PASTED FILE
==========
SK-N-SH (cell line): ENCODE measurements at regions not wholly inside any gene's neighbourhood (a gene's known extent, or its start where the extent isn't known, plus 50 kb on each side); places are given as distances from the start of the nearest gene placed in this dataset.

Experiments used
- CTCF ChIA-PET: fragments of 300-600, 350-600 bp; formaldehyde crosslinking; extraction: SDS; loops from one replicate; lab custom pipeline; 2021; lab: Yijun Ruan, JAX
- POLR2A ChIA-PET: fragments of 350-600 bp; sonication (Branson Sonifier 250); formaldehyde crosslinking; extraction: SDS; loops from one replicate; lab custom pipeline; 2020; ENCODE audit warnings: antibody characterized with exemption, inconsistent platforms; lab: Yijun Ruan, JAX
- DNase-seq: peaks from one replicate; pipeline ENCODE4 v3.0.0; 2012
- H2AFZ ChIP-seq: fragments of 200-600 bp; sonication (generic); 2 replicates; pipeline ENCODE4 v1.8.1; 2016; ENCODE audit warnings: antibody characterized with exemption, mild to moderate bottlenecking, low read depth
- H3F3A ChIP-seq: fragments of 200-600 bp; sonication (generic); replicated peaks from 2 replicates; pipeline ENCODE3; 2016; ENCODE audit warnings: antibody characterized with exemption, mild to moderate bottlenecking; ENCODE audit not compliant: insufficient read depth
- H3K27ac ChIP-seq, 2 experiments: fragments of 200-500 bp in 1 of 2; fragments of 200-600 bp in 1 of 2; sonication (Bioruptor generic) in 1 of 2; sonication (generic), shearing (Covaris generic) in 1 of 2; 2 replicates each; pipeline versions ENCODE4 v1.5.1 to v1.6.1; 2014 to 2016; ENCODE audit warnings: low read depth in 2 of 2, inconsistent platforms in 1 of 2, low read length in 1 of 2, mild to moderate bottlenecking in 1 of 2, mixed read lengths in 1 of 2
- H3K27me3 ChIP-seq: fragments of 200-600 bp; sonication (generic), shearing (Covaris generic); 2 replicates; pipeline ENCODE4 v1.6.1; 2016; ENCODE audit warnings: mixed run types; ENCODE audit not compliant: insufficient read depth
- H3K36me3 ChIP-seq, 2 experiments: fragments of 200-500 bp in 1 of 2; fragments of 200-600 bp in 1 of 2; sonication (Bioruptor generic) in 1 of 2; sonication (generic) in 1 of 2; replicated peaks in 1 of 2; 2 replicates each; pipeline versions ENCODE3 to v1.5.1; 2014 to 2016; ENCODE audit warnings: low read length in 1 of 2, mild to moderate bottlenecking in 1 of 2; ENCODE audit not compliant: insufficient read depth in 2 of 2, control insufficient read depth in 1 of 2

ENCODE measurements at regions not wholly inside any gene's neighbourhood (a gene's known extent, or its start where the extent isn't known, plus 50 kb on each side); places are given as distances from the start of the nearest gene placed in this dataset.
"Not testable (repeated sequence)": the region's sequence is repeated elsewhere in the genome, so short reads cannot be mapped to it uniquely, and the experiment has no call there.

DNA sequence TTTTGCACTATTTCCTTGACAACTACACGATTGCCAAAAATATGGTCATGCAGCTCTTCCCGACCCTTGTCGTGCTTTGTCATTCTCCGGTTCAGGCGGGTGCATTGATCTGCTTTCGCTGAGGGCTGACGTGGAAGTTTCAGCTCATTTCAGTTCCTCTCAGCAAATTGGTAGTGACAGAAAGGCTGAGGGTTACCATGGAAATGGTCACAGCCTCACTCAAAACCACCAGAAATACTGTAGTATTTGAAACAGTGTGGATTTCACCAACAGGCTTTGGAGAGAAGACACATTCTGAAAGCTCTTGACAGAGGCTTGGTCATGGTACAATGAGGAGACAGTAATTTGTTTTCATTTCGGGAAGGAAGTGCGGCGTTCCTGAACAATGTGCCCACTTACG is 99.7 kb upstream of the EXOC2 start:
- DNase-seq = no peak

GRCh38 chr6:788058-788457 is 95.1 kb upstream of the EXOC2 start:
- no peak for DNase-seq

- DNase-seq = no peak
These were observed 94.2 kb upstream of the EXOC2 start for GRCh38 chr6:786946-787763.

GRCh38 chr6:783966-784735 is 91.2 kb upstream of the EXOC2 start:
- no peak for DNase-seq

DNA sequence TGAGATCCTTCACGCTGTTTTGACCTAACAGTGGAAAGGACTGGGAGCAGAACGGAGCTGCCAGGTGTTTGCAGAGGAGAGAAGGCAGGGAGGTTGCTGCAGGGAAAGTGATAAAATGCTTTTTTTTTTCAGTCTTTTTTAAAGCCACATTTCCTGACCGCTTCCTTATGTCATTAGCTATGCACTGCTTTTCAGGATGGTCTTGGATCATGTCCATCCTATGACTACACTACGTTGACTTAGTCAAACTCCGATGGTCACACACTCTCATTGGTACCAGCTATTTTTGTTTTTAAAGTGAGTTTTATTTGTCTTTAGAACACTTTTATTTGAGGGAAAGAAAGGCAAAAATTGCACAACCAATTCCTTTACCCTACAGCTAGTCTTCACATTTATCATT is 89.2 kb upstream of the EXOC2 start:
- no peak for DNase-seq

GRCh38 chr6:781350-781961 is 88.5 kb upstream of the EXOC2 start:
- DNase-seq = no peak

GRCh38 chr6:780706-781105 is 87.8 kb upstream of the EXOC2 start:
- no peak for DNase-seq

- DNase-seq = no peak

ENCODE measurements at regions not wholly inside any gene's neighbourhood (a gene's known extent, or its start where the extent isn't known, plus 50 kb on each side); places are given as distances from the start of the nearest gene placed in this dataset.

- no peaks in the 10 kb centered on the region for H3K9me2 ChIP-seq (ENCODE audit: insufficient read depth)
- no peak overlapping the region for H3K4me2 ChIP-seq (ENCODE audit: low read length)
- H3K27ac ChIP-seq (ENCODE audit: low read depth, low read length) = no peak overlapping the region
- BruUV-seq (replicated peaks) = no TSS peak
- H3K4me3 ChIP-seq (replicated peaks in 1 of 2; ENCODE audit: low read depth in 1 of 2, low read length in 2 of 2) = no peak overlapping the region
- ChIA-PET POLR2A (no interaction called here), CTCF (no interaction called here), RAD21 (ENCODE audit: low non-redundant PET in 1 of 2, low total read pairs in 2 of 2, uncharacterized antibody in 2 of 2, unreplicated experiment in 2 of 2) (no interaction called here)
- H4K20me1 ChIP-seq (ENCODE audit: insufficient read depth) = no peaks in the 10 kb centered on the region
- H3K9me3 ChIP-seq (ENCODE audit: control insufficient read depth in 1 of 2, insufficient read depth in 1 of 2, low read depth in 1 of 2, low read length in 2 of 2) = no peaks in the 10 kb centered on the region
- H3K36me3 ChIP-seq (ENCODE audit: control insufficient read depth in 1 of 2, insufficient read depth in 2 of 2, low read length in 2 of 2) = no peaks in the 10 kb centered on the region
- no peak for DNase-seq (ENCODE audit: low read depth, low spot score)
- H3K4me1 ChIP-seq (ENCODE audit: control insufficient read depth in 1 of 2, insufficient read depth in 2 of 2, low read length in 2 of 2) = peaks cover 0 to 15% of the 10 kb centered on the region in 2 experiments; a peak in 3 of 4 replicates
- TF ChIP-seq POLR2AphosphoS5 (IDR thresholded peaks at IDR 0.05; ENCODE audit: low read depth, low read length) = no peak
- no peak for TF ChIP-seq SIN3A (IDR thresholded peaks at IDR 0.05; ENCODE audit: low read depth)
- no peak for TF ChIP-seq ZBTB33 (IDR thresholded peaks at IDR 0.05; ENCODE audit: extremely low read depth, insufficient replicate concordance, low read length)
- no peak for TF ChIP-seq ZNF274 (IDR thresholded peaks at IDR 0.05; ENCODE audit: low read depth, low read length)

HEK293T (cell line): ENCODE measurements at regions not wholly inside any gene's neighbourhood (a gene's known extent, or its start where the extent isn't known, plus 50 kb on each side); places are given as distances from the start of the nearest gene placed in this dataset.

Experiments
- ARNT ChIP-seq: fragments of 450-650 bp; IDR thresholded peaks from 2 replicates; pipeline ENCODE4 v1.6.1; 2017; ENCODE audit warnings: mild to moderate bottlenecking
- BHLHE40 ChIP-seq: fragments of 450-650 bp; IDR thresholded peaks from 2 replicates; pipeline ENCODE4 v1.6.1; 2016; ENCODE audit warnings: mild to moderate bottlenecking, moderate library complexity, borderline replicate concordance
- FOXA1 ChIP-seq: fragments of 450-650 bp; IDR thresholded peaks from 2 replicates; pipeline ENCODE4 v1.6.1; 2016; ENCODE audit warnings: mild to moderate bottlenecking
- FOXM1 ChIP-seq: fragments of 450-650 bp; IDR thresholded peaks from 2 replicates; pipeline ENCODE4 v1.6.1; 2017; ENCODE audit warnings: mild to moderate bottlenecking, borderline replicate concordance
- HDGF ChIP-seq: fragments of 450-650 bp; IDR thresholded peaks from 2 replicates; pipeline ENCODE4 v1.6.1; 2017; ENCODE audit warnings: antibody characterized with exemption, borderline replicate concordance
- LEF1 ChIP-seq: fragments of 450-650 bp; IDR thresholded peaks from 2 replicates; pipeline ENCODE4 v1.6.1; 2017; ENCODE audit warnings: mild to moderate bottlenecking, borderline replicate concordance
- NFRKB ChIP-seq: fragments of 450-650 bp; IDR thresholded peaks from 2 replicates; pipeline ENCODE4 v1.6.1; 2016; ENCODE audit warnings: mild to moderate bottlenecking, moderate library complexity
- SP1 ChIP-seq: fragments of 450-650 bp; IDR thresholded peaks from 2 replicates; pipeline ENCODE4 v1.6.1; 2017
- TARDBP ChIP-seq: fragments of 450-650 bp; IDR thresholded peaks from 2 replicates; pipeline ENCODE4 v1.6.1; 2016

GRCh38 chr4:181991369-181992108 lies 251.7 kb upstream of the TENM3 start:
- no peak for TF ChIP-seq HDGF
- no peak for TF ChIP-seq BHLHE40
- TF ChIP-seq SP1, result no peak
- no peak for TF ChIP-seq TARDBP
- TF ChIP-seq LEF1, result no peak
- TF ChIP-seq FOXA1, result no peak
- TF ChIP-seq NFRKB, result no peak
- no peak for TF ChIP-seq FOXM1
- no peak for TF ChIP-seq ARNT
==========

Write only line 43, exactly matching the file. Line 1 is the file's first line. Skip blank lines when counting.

- no peak for TF ChIP-seq ZNF274 (IDR thresholded peaks at IDR 0.05; ENCODE audit: low read depth, low read length)